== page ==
Standard everyday financial advice would be a lot easier to follow if it didn’t contradict itself so often. One basic precept tells us, “Buy low and sell high.” Then another admonishes, “Never try to time the markets.” This may explain why people get so confused about money management.
Now, I’m as puzzled by life’s paradoxes as the next guy. But I can suggest a way to wriggle out of this dilemma. To buy low and sell high without market timing, one need resort to nothing more than a simple old mechanical exercise known as portfolio rebalancing. Even a computer can do it.
Say, at the beginning of each year, an investor adds up the current market value of the various asset classes among his holdings—stocks, bonds, money markets, and so forth. Once the totals are summed, the investor matches them against the intended percentages in his asset-allocation plan.
“You should review your portfolio at least annually, and rebalance it if your allocation of stocks and bonds has drifted from your target by more than five percentage points,” says the Vanguard Group, which manages $1.1 trillion in mutual funds, in a newsletter.
If the securities markets could be timed with any reliable expectation of success, there would be no need for rebalancing—or asset allocation for that matter. You could just buy whatever was bottoming out at the moment, sell it at the next top, and continue rapidly along the Road to Riches.
As timing is very hard and fraught with risks, most careful investors adopt a diversified plan of allocating their assets. It might call for 50% in stocks—and 50% in bonds.
Suppose you put $1,00,000 into each of those funds at the start of 2006. A year later, your bond-fund stake had grown to $1,04,750 and your stock fund holding to $1,15,600.
Not too bad. Notice, though, that your asset allocation is no longer 50-50. It’s 52.5% stocks, 47.5% bonds. With a couple more years of this, the difference could get much bigger. Rebalancing now can be achieved by shifting $5,425 from the stock fund to the bond fund. Problem: In any account subject to income taxes, this will involve capital gains taxes.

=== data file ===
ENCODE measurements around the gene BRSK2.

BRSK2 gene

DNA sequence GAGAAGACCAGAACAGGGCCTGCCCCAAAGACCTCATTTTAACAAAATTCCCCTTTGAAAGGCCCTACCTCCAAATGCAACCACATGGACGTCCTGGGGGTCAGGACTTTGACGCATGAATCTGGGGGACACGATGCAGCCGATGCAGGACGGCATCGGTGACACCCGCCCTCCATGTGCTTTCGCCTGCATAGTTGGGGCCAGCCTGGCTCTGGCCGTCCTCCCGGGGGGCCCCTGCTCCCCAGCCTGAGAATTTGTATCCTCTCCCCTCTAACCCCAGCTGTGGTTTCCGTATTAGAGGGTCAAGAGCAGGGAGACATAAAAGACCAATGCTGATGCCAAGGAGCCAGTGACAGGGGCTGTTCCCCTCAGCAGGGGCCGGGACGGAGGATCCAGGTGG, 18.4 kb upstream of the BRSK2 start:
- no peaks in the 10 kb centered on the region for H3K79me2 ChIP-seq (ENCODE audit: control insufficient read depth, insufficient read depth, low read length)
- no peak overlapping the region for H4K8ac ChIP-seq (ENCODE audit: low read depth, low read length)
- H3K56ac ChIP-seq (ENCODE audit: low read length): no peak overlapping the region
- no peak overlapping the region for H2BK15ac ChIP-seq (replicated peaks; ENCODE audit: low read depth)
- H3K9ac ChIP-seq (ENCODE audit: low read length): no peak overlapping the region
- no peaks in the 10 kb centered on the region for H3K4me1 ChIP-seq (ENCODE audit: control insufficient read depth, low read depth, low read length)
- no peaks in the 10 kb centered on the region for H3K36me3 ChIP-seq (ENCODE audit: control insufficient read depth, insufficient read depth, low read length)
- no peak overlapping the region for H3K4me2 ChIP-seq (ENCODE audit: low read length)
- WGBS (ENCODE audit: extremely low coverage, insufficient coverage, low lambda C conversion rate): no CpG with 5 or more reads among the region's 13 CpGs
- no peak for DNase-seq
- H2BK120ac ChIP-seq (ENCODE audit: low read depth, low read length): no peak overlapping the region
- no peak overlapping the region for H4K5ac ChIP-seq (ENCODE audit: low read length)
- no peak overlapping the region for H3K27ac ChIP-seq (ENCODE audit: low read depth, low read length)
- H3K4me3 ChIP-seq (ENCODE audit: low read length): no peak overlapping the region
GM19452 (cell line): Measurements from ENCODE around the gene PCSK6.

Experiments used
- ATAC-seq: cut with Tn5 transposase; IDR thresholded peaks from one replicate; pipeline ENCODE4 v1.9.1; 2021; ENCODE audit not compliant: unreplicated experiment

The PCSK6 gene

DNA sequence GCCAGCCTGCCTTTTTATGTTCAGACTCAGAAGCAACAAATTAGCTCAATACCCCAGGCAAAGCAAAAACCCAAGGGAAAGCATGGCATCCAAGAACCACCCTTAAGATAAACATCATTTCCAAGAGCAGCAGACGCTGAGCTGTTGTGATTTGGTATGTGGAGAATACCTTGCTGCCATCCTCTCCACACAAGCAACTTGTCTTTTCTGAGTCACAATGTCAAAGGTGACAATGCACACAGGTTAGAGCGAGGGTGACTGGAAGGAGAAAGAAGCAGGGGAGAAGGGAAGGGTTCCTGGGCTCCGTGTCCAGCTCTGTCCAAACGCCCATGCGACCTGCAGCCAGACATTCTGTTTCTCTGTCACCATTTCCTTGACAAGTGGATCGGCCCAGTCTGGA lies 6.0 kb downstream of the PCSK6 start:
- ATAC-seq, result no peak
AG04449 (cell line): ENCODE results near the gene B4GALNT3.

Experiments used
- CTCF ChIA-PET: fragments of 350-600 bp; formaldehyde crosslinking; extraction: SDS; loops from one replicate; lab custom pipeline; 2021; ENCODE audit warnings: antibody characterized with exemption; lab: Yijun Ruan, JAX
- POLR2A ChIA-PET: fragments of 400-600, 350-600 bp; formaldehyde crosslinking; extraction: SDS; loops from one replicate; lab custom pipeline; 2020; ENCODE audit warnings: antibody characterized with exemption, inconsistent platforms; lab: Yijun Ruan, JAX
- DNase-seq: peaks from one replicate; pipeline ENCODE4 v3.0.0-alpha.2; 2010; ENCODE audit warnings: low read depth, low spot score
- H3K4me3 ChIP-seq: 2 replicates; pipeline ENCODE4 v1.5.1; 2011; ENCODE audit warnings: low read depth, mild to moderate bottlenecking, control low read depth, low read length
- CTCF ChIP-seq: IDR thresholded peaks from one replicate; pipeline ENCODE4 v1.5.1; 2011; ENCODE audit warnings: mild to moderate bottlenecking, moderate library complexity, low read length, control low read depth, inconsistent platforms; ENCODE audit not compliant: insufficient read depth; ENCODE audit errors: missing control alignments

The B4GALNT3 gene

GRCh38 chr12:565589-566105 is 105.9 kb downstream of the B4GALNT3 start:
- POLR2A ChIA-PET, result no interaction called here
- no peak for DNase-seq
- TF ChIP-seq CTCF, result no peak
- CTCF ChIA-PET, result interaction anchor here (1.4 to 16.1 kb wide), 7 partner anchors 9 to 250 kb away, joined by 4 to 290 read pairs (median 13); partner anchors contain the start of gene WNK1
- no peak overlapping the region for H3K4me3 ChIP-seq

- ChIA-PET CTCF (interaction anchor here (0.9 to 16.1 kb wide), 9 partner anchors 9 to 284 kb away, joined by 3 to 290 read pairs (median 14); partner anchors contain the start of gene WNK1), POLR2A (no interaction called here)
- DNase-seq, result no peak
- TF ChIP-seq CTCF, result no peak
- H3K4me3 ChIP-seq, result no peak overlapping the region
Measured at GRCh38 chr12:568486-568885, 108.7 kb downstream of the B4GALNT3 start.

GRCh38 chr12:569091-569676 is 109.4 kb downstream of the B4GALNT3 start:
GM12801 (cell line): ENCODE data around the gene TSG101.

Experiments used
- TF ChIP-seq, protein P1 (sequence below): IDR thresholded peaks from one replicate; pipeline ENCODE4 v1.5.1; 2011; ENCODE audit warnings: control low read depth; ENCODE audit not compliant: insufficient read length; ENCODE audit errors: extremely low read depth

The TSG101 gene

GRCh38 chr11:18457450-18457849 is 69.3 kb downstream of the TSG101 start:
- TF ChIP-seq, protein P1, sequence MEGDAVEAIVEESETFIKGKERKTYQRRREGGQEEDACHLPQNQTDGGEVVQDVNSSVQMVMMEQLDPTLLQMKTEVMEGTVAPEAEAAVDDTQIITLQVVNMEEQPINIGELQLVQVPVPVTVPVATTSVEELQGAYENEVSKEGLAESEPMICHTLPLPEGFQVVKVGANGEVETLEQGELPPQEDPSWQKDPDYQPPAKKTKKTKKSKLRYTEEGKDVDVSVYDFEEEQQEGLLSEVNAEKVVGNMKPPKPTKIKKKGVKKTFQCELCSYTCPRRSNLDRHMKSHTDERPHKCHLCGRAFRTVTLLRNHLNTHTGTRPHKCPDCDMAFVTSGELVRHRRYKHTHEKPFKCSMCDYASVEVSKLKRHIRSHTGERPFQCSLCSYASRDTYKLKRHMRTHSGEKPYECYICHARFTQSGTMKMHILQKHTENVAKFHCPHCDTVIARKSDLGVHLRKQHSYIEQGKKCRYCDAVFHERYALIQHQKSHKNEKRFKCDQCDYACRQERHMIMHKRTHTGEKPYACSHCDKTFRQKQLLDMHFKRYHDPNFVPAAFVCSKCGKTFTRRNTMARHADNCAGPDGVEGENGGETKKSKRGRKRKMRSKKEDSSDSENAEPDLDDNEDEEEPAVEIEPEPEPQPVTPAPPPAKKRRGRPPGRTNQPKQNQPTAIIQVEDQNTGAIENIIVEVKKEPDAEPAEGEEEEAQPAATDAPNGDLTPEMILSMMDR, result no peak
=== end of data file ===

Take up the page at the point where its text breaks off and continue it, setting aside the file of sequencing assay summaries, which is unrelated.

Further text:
To avoid this, you can leave the existing amounts in the funds, and do your rebalancing by rejigging the additional investments that you plan to make this year into each fund.
What does rebalancing accomplish? Well, it keeps the risk and reward of my investment plan where I intended it to be. It adds an element of discipline to help keep the effects of my emotions in check.
And since rebalancing always steers money away from whatever asset class has lately performed best, it’s an antidote to performance-chasing. “The No. 1 thing that has hurt investors is the tendency to chase performance,” says George Roche, who retired in December as chairman of mutual-fund manager T. Rowe Price Group Inc.
By definition, rebalancers sell high and buy low. That is not to claim that they sell at the absolute top and buy at the absolute bottom. I know this isn’t so from recent personal experience, having rebalanced a while back out of a small stock fund, only to see that fund keep performing better than the other fund into which I moved the money.
If I had made that switch as a market-timing bet, I would now have to count it a mistake. But timing wasn’t my intent. As a move to keep both risk and reward balanced in a consistent asset-allocation plan, it still makes good sense—and I won’t mess things up by trying to rectify my error with another wild guess at what the markets might do next.